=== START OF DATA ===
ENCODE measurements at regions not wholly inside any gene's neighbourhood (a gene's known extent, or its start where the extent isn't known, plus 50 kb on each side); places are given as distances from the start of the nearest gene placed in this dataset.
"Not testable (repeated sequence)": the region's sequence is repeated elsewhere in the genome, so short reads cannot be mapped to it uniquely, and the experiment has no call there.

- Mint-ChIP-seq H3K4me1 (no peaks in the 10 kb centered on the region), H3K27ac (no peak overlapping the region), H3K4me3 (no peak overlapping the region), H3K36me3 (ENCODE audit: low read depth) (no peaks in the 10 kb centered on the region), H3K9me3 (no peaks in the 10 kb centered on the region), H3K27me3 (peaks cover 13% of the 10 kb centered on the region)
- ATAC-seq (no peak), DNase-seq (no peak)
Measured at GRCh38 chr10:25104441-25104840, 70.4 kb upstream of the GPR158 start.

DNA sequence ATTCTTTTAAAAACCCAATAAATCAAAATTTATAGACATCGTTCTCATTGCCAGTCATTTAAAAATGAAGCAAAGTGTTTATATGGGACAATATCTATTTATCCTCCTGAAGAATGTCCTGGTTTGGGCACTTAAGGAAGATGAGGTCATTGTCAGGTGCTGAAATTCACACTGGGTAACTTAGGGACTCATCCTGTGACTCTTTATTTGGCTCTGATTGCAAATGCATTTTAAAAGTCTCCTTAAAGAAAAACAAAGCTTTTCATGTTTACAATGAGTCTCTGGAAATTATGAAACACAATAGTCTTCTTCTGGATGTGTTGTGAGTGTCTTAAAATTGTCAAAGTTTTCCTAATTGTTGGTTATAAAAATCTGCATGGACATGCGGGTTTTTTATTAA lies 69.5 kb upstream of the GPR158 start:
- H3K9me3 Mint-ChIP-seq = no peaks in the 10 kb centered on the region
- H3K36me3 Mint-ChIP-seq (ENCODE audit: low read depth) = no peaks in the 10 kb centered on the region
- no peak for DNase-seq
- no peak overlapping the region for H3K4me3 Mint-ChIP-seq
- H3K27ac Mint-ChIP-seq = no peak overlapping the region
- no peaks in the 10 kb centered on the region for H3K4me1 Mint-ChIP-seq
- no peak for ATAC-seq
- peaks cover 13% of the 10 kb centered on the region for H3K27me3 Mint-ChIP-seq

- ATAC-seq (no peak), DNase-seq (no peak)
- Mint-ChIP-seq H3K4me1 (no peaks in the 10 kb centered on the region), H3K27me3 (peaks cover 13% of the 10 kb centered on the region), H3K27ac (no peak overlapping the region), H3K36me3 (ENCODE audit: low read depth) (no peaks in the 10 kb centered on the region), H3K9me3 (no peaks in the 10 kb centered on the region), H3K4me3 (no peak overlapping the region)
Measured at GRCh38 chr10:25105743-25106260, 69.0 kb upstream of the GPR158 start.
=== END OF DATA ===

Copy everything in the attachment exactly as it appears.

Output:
ENCODE measurements at regions not wholly inside any gene's neighbourhood (a gene's known extent, or its start where the extent isn't known, plus 50 kb on each side); places are given as distances from the start of the nearest gene placed in this dataset.
"Not testable (repeated sequence)": the region's sequence is repeated elsewhere in the genome, so short reads cannot be mapped to it uniquely, and the experiment has no call there.

- Mint-ChIP-seq H3K4me1 (no peaks in the 10 kb centered on the region), H3K27ac (no peak overlapping the region), H3K4me3 (no peak overlapping the region), H3K36me3 (ENCODE audit: low read depth) (no peaks in the 10 kb centered on the region), H3K9me3 (no peaks in the 10 kb centered on the region), H3K27me3 (peaks cover 13% of the 10 kb centered on the region)
- ATAC-seq (no peak), DNase-seq (no peak)
Measured at GRCh38 chr10:25104441-25104840, 70.4 kb upstream of the GPR158 start.

DNA sequence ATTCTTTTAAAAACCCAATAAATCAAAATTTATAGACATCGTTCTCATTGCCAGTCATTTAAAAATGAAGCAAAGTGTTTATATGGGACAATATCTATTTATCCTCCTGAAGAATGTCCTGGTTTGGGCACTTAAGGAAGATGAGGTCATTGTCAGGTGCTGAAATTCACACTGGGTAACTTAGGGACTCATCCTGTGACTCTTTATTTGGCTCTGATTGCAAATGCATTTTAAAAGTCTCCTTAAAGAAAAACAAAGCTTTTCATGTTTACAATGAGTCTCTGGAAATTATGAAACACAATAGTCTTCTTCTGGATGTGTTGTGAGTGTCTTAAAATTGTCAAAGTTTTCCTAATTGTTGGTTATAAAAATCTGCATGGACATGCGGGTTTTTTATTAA lies 69.5 kb upstream of the GPR158 start:
- H3K9me3 Mint-ChIP-seq = no peaks in the 10 kb centered on the region
- H3K36me3 Mint-ChIP-seq (ENCODE audit: low read depth) = no peaks in the 10 kb centered on the region
- no peak for DNase-seq
- no peak overlapping the region for H3K4me3 Mint-ChIP-seq
- H3K27ac Mint-ChIP-seq = no peak overlapping the region
- no peaks in the 10 kb centered on the region for H3K4me1 Mint-ChIP-seq
- no peak for ATAC-seq
- peaks cover 13% of the 10 kb centered on the region for H3K27me3 Mint-ChIP-seq

- ATAC-seq (no peak), DNase-seq (no peak)
- Mint-ChIP-seq H3K4me1 (no peaks in the 10 kb centered on the region), H3K27me3 (peaks cover 13% of the 10 kb centered on the region), H3K27ac (no peak overlapping the region), H3K36me3 (ENCODE audit: low read depth) (no peaks in the 10 kb centered on the region), H3K9me3 (no peaks in the 10 kb centered on the region), H3K4me3 (no peak overlapping the region)
Measured at GRCh38 chr10:25105743-25106260, 69.0 kb upstream of the GPR158 start.